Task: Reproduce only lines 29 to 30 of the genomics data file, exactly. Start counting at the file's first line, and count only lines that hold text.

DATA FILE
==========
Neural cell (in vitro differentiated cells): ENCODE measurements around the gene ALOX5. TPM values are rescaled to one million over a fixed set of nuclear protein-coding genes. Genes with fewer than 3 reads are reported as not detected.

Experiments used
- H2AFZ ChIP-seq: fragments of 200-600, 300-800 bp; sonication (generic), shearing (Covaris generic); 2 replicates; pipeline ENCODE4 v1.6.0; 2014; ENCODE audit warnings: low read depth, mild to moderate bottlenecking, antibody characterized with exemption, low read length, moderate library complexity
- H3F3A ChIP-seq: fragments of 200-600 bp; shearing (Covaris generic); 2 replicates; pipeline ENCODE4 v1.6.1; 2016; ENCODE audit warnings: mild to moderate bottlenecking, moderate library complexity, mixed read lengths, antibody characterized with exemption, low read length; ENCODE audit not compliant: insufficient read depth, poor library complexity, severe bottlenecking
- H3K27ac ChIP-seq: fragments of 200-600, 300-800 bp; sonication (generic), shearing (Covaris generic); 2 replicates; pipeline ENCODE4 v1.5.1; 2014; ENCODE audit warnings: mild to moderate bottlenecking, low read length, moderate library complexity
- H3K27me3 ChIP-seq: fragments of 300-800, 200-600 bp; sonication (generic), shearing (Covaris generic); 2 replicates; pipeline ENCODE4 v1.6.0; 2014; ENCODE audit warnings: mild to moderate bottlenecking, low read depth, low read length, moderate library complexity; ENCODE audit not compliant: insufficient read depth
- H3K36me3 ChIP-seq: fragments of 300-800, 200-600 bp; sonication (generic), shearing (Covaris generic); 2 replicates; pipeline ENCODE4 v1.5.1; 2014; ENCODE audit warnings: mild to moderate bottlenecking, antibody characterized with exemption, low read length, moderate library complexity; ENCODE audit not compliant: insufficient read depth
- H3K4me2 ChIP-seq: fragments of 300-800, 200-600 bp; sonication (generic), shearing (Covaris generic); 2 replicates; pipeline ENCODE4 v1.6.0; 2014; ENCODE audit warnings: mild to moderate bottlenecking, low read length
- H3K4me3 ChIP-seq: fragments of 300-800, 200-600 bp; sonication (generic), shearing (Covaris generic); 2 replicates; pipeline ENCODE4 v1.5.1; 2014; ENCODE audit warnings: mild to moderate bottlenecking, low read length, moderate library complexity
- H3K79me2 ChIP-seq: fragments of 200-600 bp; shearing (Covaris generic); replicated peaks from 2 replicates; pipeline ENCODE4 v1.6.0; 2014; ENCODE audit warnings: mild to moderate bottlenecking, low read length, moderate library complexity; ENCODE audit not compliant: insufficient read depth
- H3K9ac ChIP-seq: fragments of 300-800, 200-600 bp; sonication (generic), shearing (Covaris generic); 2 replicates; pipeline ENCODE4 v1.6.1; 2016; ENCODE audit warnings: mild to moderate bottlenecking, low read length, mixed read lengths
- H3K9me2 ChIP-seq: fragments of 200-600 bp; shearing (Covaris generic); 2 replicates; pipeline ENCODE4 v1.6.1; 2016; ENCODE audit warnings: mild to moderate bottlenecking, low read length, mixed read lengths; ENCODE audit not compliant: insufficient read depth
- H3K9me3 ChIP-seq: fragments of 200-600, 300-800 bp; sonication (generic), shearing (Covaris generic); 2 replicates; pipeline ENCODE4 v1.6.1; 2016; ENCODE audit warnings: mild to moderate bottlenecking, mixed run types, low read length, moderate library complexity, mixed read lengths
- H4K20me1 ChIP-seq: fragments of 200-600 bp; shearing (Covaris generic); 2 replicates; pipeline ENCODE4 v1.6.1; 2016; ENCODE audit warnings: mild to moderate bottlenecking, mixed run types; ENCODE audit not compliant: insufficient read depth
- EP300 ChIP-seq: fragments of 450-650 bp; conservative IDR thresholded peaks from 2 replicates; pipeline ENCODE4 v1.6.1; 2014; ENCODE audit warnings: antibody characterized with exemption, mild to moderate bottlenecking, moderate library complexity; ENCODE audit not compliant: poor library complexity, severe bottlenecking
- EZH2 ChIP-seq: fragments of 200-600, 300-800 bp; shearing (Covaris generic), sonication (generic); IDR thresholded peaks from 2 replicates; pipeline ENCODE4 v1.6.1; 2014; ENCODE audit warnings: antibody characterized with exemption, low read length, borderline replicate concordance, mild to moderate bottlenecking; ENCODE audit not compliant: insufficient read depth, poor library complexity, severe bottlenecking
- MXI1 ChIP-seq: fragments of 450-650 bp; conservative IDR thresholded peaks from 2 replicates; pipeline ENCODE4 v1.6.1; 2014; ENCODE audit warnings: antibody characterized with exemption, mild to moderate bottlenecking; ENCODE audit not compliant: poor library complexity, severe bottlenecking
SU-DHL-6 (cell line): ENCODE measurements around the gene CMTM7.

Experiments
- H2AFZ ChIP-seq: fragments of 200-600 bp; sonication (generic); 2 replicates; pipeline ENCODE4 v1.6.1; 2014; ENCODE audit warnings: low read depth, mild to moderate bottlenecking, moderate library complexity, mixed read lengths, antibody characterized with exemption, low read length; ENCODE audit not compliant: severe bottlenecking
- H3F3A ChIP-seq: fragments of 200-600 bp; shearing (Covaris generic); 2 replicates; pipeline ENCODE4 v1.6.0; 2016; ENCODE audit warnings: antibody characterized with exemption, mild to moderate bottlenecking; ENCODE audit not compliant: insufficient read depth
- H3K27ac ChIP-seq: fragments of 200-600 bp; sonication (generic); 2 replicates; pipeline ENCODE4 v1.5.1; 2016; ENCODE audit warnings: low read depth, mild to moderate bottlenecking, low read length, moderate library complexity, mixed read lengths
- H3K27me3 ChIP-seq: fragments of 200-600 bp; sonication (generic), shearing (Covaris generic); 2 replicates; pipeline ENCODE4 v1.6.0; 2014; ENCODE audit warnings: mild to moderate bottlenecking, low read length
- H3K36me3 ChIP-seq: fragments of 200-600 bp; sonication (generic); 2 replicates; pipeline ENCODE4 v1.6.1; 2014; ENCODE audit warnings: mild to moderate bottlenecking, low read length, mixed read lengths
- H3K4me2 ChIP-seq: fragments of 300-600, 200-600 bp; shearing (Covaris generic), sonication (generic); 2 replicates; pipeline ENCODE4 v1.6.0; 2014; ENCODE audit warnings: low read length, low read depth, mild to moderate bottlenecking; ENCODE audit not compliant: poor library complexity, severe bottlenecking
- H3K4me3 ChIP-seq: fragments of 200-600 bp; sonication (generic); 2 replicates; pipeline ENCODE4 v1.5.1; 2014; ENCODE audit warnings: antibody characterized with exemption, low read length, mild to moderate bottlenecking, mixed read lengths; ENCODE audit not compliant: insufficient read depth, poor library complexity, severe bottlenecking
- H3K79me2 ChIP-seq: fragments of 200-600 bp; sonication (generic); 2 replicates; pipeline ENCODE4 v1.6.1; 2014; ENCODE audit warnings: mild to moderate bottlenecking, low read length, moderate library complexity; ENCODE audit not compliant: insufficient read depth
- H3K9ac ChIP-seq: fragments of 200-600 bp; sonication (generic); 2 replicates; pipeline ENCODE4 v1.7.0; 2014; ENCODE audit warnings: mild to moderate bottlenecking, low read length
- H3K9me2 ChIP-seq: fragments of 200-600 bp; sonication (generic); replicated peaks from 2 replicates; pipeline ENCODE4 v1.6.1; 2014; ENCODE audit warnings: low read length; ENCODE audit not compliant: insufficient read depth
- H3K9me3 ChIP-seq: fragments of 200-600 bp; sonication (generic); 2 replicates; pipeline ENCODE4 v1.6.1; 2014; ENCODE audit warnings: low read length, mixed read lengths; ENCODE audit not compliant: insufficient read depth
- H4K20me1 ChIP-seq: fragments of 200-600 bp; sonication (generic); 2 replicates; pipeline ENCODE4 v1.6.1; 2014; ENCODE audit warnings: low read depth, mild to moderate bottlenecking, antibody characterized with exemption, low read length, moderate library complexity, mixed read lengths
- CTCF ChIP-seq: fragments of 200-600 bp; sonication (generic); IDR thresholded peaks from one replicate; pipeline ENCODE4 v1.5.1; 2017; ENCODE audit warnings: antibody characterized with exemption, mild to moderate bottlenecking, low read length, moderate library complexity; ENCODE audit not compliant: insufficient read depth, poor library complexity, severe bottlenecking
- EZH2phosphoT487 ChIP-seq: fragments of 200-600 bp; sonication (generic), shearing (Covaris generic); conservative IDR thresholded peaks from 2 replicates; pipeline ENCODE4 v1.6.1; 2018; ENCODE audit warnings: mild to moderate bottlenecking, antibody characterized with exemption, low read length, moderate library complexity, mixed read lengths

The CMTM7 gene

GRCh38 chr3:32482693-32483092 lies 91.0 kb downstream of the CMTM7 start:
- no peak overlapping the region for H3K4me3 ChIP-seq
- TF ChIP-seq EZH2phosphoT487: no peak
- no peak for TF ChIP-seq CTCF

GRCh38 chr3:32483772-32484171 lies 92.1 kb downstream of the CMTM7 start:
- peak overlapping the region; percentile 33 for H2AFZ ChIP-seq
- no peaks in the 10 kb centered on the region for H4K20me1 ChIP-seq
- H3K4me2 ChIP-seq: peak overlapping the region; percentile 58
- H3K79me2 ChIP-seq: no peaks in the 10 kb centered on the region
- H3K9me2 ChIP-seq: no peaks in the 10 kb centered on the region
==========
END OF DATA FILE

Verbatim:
- H3K9me2 ChIP-seq: fragments of 200-600 bp; sonication (generic); replicated peaks from 2 replicates; pipeline ENCODE4 v1.6.1; 2014; ENCODE audit warnings: low read length; ENCODE audit not compliant: insufficient read depth
- H3K9me3 ChIP-seq: fragments of 200-600 bp; sonication (generic); 2 replicates; pipeline ENCODE4 v1.6.1; 2014; ENCODE audit warnings: low read length, mixed read lengths; ENCODE audit not compliant: insufficient read depth